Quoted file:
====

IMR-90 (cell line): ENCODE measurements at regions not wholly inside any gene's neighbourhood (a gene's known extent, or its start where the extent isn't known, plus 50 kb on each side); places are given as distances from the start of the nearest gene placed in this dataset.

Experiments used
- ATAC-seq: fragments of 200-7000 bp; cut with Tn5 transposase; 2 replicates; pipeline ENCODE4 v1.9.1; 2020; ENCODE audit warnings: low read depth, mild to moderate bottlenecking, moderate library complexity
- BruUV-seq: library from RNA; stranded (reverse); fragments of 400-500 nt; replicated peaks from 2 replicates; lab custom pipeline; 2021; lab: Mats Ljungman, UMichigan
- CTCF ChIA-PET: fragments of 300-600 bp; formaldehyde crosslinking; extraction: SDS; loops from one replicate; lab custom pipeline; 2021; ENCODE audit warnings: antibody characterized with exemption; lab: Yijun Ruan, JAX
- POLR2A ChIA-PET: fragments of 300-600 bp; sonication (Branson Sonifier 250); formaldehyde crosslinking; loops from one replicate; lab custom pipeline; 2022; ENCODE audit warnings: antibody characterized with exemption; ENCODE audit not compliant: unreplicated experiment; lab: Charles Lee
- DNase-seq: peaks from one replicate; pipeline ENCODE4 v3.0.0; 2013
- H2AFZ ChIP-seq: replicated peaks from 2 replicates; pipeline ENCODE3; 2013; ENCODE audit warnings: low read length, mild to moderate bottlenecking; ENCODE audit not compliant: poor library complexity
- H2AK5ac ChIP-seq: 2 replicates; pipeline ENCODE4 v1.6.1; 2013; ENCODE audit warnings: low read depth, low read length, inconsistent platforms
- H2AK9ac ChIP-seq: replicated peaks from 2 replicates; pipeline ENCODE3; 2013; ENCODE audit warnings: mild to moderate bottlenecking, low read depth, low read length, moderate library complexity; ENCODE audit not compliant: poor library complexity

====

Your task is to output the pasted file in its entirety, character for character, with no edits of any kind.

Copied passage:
IMR-90 (cell line): ENCODE measurements at regions not wholly inside any gene's neighbourhood (a gene's known extent, or its start where the extent isn't known, plus 50 kb on each side); places are given as distances from the start of the nearest gene placed in this dataset.

Experiments used
- ATAC-seq: fragments of 200-7000 bp; cut with Tn5 transposase; 2 replicates; pipeline ENCODE4 v1.9.1; 2020; ENCODE audit warnings: low read depth, mild to moderate bottlenecking, moderate library complexity
- BruUV-seq: library from RNA; stranded (reverse); fragments of 400-500 nt; replicated peaks from 2 replicates; lab custom pipeline; 2021; lab: Mats Ljungman, UMichigan
- CTCF ChIA-PET: fragments of 300-600 bp; formaldehyde crosslinking; extraction: SDS; loops from one replicate; lab custom pipeline; 2021; ENCODE audit warnings: antibody characterized with exemption; lab: Yijun Ruan, JAX
- POLR2A ChIA-PET: fragments of 300-600 bp; sonication (Branson Sonifier 250); formaldehyde crosslinking; loops from one replicate; lab custom pipeline; 2022; ENCODE audit warnings: antibody characterized with exemption; ENCODE audit not compliant: unreplicated experiment; lab: Charles Lee
- DNase-seq: peaks from one replicate; pipeline ENCODE4 v3.0.0; 2013
- H2AFZ ChIP-seq: replicated peaks from 2 replicates; pipeline ENCODE3; 2013; ENCODE audit warnings: low read length, mild to moderate bottlenecking; ENCODE audit not compliant: poor library complexity
- H2AK5ac ChIP-seq: 2 replicates; pipeline ENCODE4 v1.6.1; 2013; ENCODE audit warnings: low read depth, low read length, inconsistent platforms
- H2AK9ac ChIP-seq: replicated peaks from 2 replicates; pipeline ENCODE3; 2013; ENCODE audit warnings: mild to moderate bottlenecking, low read depth, low read length, moderate library complexity; ENCODE audit not compliant: poor library complexity